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Mr. Hughes: Obviously, I do not know the details of the case, but if the hon. Gentleman is concerned about it, I am happy to see any correspondence or documentation that he wants to give me. I shall not prejudge the matter. No one is perfect and our councillors may be wrong; they may be right. I cannot judge, but I have sometimes been in difficulty on the same subject. I understand the pressures and the difficulties, but we must be clear about the issues. I have large numbers of asylum seekers in my constituency and I am aware of the potential issues that that can generate in the community. If there are matters that the hon. Gentleman wants to bring to my attention, I shall make sure that they are examined.

Mr. Winnick: I am grateful.

Mr. Hughes: If there is a serious allegation, I would rather see the documents that support it.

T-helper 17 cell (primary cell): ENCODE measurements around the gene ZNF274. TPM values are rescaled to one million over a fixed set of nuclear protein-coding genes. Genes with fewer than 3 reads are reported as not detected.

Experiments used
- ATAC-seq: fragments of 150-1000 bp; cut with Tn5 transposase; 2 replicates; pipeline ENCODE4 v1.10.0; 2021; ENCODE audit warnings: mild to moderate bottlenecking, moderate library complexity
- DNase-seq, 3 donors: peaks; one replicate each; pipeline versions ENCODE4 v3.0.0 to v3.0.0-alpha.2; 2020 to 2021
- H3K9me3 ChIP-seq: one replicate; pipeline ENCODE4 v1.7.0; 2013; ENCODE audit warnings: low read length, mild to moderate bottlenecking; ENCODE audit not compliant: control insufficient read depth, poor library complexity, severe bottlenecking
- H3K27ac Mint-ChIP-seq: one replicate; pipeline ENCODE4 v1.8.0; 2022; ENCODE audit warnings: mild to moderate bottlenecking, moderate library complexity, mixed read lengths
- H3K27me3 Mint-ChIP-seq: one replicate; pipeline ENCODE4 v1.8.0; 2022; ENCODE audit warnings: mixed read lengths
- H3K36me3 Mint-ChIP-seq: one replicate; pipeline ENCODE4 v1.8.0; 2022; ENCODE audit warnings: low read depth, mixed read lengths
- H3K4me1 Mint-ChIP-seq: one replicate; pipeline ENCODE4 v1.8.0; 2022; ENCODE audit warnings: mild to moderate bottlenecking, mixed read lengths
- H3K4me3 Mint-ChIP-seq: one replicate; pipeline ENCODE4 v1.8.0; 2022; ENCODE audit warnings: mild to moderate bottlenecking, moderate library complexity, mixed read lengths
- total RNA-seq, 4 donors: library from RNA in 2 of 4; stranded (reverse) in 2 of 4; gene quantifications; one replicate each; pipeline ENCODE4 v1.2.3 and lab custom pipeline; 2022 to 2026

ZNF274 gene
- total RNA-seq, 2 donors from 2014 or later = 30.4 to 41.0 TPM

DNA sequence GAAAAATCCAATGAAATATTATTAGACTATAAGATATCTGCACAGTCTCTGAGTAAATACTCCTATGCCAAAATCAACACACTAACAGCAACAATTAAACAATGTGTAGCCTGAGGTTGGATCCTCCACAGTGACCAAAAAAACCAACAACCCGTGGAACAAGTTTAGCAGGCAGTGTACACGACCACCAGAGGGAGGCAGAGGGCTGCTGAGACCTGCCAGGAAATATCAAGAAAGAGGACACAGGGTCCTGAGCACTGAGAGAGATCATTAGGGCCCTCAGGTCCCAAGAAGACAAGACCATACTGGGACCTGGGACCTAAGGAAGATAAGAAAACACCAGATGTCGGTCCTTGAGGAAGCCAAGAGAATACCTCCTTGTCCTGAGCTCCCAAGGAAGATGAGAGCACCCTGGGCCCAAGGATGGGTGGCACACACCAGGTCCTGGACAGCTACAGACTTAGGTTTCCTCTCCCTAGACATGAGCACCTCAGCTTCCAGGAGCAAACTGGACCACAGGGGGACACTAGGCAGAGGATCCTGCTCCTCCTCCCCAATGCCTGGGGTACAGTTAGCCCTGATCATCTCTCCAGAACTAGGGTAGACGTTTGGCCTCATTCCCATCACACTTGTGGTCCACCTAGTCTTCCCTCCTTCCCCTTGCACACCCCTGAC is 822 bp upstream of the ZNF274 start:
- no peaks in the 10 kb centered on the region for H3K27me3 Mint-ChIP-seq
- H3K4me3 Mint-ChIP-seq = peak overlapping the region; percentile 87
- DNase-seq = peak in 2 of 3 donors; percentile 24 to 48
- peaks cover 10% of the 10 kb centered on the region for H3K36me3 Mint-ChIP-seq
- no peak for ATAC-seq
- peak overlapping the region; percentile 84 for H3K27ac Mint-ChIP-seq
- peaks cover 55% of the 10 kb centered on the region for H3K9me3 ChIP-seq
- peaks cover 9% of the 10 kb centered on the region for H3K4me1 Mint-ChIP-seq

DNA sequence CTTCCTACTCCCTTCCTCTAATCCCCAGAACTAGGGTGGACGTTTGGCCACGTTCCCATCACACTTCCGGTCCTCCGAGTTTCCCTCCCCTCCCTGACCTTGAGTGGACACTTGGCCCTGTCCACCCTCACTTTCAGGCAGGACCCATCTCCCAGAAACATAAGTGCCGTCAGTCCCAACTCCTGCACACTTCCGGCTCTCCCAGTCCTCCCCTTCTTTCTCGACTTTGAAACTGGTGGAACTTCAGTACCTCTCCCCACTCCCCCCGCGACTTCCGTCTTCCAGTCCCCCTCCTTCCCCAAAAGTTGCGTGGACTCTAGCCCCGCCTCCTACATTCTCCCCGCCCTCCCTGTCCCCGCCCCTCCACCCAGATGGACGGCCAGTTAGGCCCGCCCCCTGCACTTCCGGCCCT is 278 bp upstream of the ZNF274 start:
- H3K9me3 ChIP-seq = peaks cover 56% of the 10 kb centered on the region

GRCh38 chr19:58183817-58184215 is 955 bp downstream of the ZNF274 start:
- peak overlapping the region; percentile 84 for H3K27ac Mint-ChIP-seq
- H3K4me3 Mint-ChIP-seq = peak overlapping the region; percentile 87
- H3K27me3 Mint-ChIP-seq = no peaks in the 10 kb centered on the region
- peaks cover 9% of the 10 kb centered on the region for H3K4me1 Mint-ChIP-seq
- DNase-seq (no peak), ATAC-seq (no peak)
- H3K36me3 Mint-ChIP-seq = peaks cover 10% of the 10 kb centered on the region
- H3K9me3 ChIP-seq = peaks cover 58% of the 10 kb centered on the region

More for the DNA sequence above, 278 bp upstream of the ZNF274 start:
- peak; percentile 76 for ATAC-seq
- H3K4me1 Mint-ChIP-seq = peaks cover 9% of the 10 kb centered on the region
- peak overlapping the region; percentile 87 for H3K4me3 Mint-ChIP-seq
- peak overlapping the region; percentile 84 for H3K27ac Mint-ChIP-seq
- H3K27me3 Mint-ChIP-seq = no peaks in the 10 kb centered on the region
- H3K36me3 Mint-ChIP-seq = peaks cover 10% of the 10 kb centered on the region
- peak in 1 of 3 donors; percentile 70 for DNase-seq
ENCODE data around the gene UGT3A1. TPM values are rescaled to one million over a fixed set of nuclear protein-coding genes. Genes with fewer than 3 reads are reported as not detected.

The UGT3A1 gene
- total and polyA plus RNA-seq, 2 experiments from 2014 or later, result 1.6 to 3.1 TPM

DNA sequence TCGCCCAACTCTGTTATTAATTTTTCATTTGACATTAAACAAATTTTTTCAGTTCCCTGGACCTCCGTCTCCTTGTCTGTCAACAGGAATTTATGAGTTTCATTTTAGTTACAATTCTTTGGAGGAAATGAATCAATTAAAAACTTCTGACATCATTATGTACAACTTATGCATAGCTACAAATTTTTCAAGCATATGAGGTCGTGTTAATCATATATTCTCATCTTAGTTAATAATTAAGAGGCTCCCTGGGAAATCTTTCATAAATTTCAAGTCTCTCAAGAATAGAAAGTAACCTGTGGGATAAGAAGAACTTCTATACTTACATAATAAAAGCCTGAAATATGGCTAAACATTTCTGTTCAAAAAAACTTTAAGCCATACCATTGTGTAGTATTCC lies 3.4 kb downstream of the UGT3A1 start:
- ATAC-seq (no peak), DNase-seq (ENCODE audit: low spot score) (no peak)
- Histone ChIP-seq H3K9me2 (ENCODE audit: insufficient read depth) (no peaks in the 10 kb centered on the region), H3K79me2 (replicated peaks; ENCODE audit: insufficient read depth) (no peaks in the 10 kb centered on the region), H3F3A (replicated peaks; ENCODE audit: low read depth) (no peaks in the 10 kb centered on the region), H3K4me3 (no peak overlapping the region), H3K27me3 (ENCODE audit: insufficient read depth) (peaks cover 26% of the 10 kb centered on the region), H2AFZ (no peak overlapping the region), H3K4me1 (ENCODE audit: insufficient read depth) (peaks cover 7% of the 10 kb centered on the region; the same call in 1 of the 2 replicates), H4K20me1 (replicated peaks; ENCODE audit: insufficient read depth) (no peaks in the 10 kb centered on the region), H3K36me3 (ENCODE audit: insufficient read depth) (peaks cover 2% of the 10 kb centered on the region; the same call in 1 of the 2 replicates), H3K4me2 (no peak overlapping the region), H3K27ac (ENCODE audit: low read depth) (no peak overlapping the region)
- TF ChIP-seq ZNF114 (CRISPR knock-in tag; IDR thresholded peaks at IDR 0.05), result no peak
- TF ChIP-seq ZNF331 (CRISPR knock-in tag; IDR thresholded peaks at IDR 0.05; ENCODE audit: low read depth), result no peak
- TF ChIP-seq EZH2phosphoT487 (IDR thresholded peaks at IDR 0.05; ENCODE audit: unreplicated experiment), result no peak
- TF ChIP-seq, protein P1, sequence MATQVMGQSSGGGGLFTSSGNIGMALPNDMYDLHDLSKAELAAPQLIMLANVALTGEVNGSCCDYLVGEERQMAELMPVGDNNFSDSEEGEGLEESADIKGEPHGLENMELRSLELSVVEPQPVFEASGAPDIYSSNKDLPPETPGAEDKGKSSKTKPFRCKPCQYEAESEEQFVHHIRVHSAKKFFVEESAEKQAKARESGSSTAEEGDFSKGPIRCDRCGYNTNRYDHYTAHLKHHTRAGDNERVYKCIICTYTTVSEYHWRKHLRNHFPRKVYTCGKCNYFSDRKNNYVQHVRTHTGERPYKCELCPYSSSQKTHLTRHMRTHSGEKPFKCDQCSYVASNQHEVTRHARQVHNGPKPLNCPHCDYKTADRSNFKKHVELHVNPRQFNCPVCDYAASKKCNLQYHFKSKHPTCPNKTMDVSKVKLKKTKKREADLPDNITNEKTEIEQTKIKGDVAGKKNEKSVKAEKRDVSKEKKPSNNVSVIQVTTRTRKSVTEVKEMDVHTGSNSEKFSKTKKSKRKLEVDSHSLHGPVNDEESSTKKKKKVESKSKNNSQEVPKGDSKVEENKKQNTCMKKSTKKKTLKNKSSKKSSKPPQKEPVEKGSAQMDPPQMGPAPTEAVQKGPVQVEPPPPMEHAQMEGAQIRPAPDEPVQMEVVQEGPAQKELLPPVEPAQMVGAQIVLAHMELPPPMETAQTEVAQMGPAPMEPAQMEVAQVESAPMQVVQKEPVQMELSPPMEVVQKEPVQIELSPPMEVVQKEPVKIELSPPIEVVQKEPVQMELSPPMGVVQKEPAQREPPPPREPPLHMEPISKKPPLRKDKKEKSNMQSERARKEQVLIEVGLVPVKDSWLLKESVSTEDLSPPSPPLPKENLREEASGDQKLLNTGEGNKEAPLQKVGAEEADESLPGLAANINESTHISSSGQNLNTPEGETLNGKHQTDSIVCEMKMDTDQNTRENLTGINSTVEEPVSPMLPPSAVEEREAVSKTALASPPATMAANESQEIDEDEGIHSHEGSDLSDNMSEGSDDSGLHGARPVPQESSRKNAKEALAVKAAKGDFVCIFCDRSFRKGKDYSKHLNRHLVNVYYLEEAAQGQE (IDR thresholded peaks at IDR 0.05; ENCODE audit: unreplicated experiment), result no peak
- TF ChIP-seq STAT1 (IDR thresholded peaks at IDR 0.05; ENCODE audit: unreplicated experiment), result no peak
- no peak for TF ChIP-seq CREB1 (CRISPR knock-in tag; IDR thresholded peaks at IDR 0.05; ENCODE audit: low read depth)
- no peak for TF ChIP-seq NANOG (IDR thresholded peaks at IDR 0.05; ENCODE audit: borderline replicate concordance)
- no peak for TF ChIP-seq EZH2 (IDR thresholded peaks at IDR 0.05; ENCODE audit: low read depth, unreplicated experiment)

There are various stages in the treatment of asylum seekers, during which it is possible to test whether discrimination exists. If the amendment were accepted, it might affect other matters, such as the financial support systems. We would argue that it should not be possible to discriminate generally by people's ethnic origin and where they come from, and that there should be no generalisation in respect of the dispersal system around the country or the withdrawal of support.

The amendment would also make it unlawful to discriminate directly or indirectly on any racial grounds, including race, colour, nationality, citizenship, or ethnic or national origin, with regard to support arrangements, finance and so on. However, there could still be positive measures to help people who, for example, may not speak English. People with particular needs may require positive action and extra support. It is a difficult debate, but I understand that such exceptions will be lawful, because they come under another part of the Act--section 53--which allows special needs to be looked after.

We are discussing a difficult matter, open to misinterpretation if we are not careful. It will be much better regulated by clear language, rather than open-ended language, and by Parliament dealing with the issue, rather than leaving it for subsequent authorisation. It is clear that in such difficult areas of policy--refugees, immigration, asylum seekers and the like--decisions must be seen to be fair by applicants and their representatives, and by society as a whole.

5.15 pm